Get your facts right.

I just read this article: . And I’m pissed. Why? Allow me to elaborate

First of all, because on the top right there is “a service from redgate”. You’d expect to get their facts right.

And that’s the main issue with this article. There will always be fights among developers about which language is better, VB.NET or C#. I don’t care. Use what works best for you. And I’m always interested in a well argumented comparison between the two. (and I’m not going to show my preference here, I worked in both languages, and I like to think I know what I’m talking about).

Alright, let’s take a look at Andy Brown’s points:

Point number 1

Not a good point to start with, very personal point, so I’m like: ‘whatever dude’

Point number 2

Again, bad point, it’s a language feature, I have no problem with typing out an if else statement. However the second part of your argument is utterly wrong. C# doesn’t allow fall through in a case statement, meaning the compiler will complain if you omit the break statement:

case fallthrough C#

Point number 3

If I change the name of my control in the designer it just updates everything. I guess your Visual Studio 2010 is broken.

Point number 4

The one I hate the most. Not only are you PUSHING your personal preference to other people, you’re doing it with the wrong arguments. Allow me to explain:

&& in C# is NOT And in VB.NET. The && is a Contitional And, the And operator is logical, meaning it will execute both sides. We can read this on the MSDN page on this topic.

Let me prove it to you with an example:

C# &&

As you can see it only executes the Foo one, it completely omits the Bar!

If we follow the ‘comparison’ Andy wrote this would translate to the following VB.NET code:


Well, it seems that we need the AndAlso operator in VB.NET to get the same behavior. You can get the And behavior in C# by using a single & instead of a double.

The same is for the || and the Or, you need the OrElse to achieve the || result, or, to use the Or in C#, you need the single | instead of a double.

Point number 5

First of all this is a IDE feature, not a language feature. But fine, I’ll bite: you have that too in C#. Type prop+<tab>+<tab> and you’ve got your property.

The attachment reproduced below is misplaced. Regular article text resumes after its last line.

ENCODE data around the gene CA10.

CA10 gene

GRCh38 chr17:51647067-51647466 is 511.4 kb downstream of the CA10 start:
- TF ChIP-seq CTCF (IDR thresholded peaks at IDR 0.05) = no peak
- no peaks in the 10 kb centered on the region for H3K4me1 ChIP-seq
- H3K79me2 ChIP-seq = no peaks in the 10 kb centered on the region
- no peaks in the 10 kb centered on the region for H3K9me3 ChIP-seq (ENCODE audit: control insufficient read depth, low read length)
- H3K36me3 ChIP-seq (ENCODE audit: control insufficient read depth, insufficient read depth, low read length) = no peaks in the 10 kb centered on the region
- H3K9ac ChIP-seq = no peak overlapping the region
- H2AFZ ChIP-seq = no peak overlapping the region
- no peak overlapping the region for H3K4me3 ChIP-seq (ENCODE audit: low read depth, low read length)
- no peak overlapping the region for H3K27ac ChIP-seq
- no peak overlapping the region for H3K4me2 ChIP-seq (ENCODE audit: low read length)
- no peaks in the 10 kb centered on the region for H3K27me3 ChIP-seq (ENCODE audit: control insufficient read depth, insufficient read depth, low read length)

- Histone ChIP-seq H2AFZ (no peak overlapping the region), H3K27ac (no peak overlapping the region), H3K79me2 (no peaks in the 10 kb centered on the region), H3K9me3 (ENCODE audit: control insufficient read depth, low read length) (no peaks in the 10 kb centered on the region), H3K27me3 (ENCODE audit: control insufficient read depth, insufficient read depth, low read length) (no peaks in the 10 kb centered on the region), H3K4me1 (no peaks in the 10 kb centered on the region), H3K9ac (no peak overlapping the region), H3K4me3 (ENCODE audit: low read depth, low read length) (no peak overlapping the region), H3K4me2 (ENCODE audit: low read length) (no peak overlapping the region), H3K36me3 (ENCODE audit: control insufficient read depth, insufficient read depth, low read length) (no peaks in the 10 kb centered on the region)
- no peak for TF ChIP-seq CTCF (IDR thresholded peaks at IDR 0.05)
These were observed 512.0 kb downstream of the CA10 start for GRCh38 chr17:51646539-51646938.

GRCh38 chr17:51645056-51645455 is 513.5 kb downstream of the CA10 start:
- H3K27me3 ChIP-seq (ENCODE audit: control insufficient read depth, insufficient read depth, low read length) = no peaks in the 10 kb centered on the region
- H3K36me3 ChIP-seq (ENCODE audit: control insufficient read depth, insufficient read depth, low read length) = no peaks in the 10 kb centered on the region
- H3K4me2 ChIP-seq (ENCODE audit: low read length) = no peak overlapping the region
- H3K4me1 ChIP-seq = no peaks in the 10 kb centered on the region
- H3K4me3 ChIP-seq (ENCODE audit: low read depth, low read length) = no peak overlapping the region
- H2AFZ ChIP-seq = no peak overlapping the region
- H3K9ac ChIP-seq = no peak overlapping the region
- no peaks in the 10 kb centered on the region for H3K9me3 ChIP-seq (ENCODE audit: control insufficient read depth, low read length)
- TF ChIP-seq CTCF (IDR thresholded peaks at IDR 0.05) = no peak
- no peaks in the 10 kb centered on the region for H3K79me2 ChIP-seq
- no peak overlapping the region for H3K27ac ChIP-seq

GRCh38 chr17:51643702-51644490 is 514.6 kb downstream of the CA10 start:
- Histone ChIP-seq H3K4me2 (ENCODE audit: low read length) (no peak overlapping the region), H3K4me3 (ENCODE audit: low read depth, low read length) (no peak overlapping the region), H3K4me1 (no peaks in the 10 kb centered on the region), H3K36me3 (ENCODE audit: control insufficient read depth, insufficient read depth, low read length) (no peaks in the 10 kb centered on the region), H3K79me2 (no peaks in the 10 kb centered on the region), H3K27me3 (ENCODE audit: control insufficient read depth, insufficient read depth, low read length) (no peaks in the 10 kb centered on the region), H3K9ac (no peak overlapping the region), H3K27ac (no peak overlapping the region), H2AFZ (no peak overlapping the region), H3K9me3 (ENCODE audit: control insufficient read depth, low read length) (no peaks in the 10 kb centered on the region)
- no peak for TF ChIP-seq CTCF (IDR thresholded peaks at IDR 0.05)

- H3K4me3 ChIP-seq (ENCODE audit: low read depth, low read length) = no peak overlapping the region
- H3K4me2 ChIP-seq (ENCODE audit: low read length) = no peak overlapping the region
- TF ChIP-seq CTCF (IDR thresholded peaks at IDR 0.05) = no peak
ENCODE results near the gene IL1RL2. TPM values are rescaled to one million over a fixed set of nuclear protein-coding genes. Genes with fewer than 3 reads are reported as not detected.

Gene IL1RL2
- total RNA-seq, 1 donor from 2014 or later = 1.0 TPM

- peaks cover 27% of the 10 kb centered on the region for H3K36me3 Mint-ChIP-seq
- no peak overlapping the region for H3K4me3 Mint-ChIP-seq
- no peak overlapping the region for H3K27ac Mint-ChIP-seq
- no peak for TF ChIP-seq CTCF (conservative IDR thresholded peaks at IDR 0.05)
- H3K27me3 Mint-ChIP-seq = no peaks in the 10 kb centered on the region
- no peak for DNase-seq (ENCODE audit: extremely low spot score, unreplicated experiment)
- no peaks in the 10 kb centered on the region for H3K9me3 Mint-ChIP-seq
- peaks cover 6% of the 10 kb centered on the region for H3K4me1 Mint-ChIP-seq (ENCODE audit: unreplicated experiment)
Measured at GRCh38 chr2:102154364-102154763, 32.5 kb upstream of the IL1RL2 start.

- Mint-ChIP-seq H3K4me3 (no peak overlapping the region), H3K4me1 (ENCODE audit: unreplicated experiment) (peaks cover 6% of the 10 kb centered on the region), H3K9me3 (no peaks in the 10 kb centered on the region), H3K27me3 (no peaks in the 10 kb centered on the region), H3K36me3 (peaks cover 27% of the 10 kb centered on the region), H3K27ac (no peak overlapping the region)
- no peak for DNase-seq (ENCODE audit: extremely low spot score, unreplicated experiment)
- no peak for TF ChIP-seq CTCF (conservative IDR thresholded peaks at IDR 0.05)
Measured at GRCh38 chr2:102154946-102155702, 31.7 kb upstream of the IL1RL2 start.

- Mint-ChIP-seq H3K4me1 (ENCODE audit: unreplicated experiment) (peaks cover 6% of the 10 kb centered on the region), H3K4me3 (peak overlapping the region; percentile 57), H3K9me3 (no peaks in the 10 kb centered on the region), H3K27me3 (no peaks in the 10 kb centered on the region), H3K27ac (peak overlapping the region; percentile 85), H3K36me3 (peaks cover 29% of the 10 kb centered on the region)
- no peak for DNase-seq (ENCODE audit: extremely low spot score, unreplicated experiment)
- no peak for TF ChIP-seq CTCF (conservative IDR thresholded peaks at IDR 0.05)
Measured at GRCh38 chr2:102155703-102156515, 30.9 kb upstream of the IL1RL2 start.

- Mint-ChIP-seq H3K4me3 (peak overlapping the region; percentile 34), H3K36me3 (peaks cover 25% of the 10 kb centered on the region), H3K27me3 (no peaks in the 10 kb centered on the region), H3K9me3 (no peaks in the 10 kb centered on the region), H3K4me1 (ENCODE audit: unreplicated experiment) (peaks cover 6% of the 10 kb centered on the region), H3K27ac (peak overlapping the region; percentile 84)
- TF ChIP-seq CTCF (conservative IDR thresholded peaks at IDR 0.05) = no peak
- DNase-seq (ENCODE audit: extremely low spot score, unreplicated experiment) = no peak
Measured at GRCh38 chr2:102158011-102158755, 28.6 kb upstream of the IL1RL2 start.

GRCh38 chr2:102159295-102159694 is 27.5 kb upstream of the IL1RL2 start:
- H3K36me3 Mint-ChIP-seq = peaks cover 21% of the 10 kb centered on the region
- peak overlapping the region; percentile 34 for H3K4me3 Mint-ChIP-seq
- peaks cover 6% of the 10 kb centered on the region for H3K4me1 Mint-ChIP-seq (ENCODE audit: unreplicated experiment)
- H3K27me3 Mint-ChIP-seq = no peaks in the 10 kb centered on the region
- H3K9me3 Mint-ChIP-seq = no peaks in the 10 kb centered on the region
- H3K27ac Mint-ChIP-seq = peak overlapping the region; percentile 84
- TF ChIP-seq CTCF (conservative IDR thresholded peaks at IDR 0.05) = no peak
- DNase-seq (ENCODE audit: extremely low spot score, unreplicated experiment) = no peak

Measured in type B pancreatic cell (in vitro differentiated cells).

Point number 6

You are relying on the Microsoft.VisualBasic namespace. If you want to you can even add it to your C# project. The issue with this function is the following: reading the documentation doesn’t give me a single clue on what the restrictions are, what culture does it use?

You can always do int.TryParse or double.TryParse. Hec, you can even do a Regular Expression like ^[0-9]$ and then something else for the commas. I’m not a Regex Expert, and probably never will be Smile with tongue out.

And for your PMT function (click, decompiled from the dll):


Point number 7

Language feature, personal preference. No argument there.

Point number 8

First you start off by writing how to declare and define variables and then you come up with the out keyword? And if you have problems with the out keyword, you do realize that VB.NET doesn’t offer a way to the programmer to restrict him to give either an initialized variable or a non initialized variable. VB.NET only supports ByVal and ByRef, where the first is always a pointer (like in C#) and the second one is ref. No out available Sad smile. And then there is this behavior: Force an Argument to Be Passed by Value.

Point number 9

An enum in C# is an enum, even though it inherits from int. It’s just the compiler that complains. Of all the things you mentioned you have a fair point here. I’ll give you that.

Point number 10

You say it yourself, the whole point of an array is that it is fixed size. Use a list. They’re there for a reason.

I do not want to rant. I just want to get the facts right. And I feel bad. From your bio I read that you are a trainer. While they don’t have to go too deep for an introduction, you should get your facts right.

Signing off,